Halloween movies month: The Abominable Dr. Phibes

>> Sunday, October 19, 2008

By the end of his life, Vincent Price was synonymous with "scary" for a lot of people. Which was understandable, he spent the biggest chunk of his career playing creepy characters in creepy movies, and doing the occasional bit of voiceover with what can only be described, redundantly in this context, as "a Vincent Price voice." If you've heard the Michael Jackson song "Thriller," you know the one. There's even one writer over at Slate--the writer in question is probably lucky I don't remember their name right now--that seems to have an obsession with Vincent Price (as in Vincent Price, the late actor, not any of the characters Vincent Price played) being scarier than, say, brain-eating zombies or whatever.

That last bit being an example of what was sort of unfortunate about the persona that accreted around Price. By all accounts, he was a genteel and gentlemanly fellow, serious about his craft and also serious about good food and painting in a pretty humble way: he helped sell fine art through Sears and wrote a series of cookbooks aimed at ordinary kitchens. (I think I read somewhere that among Price's several books about cuisine, is one that includes a section on Price's favorite ballpark hotdogs--which to my mind is an example of what makes Price the kind of everyman intellectual that used to be a specially American archetype and icon that now appears to be some kind of anathema.) And even as an actor, Price of course played all sorts of characters: not just villains, but heroes and bystanders and mournful, loving old men (if Price's last onscreen feature role, as Edward's father in Tim Burton's Edward Scissorhands, doesn't wrench your heartstrings with it's sweet turn, there really is something wrong with your soul).

Of course, The Abominable Dr. Phibes is the kind of movie that cemented Price's role in the imagination as a pallid, creepy stalker with the devilish voice. It's a movie that Price basically made at least three times, with the sequel Dr. Phibes Rises Again and the darker, meaner Theater Of Blood; in all of these, Price plays a man who comes back after being wrongly presumed dead, with a sex kitten at his side, and proceeds to off a sequence of victims according to a theme--in the first Phibes, the victims' deaths are more-or-less inspired by or tangentially-connected to the plagues of Egypt from the Book Of Exodus. One problem that themed-serial-killer movies sometimes run into is the writers' "oh fuck, how are we going to do _______?!" issue, which is why Phibes, for instance, has to be satisfied with somebody being killed with a frog mask and someone else being killed by a plane crash that's kind of caused by rats. Close enough.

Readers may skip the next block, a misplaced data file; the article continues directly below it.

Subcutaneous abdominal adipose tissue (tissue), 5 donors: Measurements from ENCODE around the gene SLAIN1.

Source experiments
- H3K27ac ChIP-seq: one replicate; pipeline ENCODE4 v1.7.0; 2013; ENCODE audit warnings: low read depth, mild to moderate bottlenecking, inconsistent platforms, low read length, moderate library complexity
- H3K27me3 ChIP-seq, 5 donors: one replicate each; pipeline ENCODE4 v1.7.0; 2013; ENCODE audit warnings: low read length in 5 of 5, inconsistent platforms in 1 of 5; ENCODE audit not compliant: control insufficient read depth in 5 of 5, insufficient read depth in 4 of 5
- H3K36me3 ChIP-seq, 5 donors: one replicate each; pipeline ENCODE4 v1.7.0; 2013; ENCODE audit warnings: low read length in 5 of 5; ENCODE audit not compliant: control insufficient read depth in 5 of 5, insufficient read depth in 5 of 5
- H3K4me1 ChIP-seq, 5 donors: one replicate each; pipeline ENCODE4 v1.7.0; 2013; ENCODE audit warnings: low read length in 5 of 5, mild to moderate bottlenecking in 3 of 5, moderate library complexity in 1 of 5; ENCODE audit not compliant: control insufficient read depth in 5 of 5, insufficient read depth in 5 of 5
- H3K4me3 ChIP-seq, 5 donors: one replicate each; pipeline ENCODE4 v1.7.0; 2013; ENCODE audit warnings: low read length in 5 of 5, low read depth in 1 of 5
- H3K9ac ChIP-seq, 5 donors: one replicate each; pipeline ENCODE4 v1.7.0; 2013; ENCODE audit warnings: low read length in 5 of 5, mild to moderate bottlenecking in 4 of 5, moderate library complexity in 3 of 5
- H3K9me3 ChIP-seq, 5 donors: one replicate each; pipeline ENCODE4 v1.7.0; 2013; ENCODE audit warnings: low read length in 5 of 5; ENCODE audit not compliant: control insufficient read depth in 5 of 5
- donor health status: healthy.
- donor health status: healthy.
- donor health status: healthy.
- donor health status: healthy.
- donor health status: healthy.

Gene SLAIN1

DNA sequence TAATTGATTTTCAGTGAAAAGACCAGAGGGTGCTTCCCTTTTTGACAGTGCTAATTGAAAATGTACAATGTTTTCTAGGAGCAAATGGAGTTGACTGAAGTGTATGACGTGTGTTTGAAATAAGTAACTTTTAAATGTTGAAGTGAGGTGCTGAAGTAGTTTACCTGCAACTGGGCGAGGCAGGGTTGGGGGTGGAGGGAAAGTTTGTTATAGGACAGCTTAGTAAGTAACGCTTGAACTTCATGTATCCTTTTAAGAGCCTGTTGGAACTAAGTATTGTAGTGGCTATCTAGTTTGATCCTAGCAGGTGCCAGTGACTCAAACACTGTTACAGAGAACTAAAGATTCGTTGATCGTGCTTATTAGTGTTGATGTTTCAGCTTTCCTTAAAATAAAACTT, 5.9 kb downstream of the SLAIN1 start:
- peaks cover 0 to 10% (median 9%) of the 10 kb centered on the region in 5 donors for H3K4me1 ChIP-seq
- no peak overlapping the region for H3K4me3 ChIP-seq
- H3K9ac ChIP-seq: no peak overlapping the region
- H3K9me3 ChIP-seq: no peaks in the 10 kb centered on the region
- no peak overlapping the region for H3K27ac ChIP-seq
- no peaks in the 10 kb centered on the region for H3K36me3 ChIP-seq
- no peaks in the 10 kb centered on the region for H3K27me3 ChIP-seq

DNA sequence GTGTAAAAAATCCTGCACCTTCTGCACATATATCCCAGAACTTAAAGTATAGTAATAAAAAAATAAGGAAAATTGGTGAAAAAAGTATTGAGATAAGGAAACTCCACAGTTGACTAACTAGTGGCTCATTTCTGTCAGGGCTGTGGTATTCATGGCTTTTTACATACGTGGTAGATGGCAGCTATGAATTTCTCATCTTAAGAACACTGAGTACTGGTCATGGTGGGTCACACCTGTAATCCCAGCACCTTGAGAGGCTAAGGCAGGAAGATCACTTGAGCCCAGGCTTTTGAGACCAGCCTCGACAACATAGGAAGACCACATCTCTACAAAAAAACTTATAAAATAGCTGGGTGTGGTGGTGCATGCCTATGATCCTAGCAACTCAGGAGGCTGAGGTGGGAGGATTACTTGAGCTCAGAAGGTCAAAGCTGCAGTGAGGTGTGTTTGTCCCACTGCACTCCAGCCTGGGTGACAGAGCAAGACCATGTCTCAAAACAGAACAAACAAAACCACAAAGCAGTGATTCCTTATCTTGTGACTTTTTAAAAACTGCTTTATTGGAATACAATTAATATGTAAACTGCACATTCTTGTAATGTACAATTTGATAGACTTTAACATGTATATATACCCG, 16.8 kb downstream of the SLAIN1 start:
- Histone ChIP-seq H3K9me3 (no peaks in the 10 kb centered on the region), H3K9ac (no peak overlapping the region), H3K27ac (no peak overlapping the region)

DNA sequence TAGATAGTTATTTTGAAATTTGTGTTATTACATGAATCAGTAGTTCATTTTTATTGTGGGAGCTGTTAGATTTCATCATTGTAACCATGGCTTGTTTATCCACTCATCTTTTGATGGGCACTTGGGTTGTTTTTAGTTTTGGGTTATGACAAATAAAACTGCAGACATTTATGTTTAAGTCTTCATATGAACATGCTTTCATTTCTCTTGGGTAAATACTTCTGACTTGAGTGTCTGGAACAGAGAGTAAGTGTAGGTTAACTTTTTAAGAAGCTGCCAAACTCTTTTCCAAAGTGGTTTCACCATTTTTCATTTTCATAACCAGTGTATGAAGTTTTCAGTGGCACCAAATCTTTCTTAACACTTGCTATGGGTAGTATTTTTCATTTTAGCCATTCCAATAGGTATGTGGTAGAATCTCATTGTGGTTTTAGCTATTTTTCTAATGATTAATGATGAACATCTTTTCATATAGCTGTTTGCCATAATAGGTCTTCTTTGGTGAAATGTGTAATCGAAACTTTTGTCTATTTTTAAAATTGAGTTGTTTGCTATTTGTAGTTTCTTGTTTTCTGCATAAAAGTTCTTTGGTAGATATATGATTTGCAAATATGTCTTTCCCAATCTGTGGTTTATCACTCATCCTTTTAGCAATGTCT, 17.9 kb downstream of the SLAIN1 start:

I don't know if Phibes is the first movie in this subgenre or not--it's definitely on the early side, though you can find the subgenre's roots in pulps and horror comics of the '50s. The best recent example I can think of, if you're not quite sure what I'm talking about, is David Fincher's Se7en, in which a serial killer offs people with cardinal-sins-themed modes of death.

The funny thing about Phibes--and whenever I say "Phibes" I mean the first one, not the nigh-unwatchable cash-in sequel, which I'm unlikely to refer to by name again--is that it manages the neat trick of being one of the most enjoyable films in its niche by not necessarily being the best from a technical point of view. Theater Of Blood, for instance, is a grittier, better-made movie, but it's also uglier and meaner and leaves a kind of metallic aftertaste. And Se7en possibly falls into the category of "good movies I will probably refuse to watch ever again"; I haven't completely ruled out the possibility of watching the whole thing again, because it really is a great-looking and well-constructed piece of film with a solid cast of actors I like, but I also haven't forgotten how utterly dirty and hollow inside I felt walking out of the sneak preview thirteen years ago that remains the only time I've seen the entire movie (I've seen pieces of it here and there, since then)--Se7en is very good, but relentlessly unenjoyable and sickening.

Phibes is bizarre, surreal, possibly insane. Vincent Price is an obvious casting choice for the lead role, but then you have Joseph Cotten--yes, that Joseph Cotten, the one who was in Citizen Kane (which seems bizarre to me, although his later résumé didn't really keep up with the standards of his early one). The movie is set in an anachronistic 1920s with robots and sophisticated prosthetics. The things that aren't appropriately art deco are jarringly psychedelic (one wouldn't be terribly surprised to see that one of the doors in Phibes' lair leads to Pepperland). There were probably drugs involved at several stages of the making of this movie, but maybe that could already be inferred from its 1971 release date.

And all of that actually works for the movie, that's the thing. Okay, you see a string on a rubber fruit bat early on, and your skepticism is justified. But this is a movie that will eventually have you crying "uncle." This is not a movie you resist, this is a movie that wears you down until you're laughing with it, not at it, and rooting for the characters--all of them, even the demented and vengeful, lovelorn widower Phibes.